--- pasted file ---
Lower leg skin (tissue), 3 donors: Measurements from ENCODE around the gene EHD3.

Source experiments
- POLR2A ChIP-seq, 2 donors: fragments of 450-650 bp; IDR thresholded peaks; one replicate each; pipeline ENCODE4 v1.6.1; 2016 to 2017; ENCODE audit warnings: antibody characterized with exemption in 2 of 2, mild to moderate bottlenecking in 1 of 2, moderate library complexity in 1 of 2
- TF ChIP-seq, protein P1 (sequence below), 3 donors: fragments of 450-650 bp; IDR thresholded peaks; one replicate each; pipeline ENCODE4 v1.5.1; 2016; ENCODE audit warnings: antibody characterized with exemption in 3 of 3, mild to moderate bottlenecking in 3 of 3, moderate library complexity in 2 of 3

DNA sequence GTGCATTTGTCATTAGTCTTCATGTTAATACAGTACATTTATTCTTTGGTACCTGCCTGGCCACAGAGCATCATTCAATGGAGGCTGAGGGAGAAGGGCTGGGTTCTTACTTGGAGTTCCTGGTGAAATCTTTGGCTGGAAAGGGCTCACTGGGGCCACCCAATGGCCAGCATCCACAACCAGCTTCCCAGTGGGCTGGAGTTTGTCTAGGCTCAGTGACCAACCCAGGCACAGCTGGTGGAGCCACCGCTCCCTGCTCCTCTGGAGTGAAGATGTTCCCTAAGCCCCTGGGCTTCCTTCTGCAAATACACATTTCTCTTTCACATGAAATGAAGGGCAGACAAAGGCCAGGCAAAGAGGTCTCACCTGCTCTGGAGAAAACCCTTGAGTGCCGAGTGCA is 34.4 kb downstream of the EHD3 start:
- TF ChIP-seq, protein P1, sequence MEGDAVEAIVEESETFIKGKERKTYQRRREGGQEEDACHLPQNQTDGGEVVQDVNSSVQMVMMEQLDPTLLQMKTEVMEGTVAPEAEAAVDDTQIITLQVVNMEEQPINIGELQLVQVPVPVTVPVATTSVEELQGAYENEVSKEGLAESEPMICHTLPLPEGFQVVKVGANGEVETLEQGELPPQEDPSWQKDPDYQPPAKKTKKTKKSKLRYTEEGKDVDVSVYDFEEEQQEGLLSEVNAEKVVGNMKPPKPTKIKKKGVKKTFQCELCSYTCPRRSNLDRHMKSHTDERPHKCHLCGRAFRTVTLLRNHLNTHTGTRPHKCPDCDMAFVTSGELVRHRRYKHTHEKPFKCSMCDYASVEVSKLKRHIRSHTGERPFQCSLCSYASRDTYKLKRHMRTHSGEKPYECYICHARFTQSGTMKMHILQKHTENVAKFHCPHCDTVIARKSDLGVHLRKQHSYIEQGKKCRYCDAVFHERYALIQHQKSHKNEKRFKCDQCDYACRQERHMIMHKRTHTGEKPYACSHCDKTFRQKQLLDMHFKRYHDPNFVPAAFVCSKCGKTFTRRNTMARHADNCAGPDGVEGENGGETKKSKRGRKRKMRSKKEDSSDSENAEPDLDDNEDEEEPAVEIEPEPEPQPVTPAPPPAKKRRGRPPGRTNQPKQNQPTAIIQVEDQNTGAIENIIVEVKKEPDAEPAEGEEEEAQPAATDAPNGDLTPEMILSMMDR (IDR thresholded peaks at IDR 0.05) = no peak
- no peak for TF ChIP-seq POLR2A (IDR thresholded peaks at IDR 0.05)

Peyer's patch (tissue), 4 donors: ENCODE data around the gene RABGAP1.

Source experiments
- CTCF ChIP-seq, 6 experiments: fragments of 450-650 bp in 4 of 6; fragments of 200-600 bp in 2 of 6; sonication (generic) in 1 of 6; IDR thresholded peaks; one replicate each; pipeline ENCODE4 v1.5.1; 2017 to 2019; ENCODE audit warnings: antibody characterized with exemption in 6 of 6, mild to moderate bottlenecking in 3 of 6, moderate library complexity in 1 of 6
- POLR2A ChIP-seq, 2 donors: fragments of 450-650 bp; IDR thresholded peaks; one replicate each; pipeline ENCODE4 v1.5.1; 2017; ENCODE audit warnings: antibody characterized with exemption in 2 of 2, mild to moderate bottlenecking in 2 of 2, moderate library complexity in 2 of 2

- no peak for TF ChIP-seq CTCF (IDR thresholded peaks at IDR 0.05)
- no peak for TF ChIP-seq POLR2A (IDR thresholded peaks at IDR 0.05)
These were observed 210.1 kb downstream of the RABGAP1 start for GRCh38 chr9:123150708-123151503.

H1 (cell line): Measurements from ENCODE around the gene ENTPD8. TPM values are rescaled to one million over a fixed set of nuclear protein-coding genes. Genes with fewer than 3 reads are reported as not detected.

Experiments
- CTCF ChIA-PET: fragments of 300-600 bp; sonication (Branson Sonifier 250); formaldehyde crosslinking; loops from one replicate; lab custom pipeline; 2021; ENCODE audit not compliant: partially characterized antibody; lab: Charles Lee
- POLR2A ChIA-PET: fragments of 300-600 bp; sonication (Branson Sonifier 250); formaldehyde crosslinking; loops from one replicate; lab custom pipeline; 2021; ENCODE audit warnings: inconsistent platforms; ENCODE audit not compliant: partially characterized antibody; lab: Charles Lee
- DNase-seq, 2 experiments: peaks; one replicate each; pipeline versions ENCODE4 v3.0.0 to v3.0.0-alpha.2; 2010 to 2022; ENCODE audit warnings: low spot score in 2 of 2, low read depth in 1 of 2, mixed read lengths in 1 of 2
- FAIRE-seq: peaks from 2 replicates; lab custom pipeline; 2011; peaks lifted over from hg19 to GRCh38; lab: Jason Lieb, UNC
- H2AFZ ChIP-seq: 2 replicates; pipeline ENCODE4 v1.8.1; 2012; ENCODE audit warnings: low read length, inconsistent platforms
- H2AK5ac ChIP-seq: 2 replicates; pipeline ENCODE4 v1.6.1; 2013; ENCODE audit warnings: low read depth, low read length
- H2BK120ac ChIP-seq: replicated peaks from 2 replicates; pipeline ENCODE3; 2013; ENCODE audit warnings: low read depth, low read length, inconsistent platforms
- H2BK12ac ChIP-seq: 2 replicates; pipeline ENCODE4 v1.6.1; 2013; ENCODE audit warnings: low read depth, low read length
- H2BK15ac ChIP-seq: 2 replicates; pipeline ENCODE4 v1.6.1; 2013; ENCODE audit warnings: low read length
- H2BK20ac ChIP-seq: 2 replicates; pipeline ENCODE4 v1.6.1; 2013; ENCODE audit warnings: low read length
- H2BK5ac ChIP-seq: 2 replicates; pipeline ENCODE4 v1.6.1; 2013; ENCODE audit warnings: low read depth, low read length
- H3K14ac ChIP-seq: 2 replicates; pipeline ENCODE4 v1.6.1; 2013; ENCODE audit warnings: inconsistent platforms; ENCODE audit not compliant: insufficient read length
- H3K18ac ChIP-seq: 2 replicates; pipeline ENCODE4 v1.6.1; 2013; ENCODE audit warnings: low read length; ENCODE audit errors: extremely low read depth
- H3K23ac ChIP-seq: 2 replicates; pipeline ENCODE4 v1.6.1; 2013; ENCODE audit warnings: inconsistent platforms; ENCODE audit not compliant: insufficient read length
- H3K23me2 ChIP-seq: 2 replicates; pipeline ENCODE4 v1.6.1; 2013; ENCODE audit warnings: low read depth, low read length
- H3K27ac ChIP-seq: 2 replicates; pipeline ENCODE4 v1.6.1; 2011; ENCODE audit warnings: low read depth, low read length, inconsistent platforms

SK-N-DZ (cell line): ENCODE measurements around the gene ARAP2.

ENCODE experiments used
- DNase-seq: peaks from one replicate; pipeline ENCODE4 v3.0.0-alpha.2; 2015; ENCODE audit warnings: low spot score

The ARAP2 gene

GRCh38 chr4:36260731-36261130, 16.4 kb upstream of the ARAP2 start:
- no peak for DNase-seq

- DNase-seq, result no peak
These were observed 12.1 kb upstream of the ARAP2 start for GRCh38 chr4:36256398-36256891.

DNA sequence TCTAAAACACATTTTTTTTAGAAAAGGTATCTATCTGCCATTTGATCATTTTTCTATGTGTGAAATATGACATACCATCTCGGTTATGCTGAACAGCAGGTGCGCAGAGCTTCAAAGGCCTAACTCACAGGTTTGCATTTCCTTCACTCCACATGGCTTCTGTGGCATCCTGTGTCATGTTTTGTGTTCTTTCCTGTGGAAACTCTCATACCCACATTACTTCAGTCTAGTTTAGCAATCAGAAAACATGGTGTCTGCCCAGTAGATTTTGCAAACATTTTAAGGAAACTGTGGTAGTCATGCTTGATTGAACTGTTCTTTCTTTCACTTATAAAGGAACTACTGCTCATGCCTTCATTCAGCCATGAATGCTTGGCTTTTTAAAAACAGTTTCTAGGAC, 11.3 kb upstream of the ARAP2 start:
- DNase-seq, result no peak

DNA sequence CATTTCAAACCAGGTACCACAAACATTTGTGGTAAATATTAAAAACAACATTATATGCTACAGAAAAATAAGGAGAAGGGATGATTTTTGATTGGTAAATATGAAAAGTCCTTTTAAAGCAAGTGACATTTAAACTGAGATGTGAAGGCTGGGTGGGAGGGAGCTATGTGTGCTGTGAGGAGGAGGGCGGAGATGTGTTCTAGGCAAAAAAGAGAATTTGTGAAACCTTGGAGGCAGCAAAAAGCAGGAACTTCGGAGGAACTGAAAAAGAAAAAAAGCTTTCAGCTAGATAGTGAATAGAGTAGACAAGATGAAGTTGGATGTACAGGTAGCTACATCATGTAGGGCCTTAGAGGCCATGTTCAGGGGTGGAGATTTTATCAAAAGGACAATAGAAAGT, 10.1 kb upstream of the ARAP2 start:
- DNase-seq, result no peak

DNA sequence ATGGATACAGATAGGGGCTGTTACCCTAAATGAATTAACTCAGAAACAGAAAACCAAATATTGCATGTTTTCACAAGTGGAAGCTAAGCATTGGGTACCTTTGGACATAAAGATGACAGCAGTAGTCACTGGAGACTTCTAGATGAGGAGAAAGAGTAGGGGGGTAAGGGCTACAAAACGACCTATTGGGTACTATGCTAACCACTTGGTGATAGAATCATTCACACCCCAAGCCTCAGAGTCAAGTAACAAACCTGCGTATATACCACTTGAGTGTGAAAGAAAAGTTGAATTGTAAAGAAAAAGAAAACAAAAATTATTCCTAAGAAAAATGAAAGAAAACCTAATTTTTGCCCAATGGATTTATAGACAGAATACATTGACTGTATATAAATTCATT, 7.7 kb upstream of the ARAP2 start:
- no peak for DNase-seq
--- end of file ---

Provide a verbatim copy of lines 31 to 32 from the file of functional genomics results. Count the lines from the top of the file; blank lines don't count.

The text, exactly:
- H3K23me2 ChIP-seq: 2 replicates; pipeline ENCODE4 v1.6.1; 2013; ENCODE audit warnings: low read depth, low read length
- H3K27ac ChIP-seq: 2 replicates; pipeline ENCODE4 v1.6.1; 2011; ENCODE audit warnings: low read depth, low read length, inconsistent platforms